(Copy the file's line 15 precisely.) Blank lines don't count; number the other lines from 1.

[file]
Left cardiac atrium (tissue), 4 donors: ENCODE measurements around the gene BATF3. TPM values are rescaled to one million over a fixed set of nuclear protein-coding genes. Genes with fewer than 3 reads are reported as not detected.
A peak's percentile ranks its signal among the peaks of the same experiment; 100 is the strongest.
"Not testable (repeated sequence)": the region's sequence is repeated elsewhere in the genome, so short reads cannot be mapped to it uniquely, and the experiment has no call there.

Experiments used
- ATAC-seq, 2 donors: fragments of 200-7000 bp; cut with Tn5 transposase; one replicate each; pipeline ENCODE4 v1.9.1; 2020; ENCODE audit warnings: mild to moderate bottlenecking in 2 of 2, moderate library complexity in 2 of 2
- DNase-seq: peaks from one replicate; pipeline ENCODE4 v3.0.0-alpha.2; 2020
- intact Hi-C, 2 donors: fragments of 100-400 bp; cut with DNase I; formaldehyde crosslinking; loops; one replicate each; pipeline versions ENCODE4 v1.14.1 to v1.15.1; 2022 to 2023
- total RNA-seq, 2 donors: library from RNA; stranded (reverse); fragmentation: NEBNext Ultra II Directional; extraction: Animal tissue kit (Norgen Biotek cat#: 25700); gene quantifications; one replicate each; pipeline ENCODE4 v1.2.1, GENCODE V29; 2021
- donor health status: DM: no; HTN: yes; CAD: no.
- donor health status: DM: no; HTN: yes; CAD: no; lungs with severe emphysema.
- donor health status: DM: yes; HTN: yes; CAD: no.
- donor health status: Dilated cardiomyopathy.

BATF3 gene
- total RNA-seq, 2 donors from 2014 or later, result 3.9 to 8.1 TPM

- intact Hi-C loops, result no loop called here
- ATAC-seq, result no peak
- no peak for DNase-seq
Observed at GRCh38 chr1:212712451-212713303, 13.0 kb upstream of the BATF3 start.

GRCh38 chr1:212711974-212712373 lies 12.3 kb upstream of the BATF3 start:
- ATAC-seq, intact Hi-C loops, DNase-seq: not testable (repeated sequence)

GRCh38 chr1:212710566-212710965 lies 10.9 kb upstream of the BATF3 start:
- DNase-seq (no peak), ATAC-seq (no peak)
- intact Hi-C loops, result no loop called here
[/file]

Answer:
- intact Hi-C loops, result no loop called here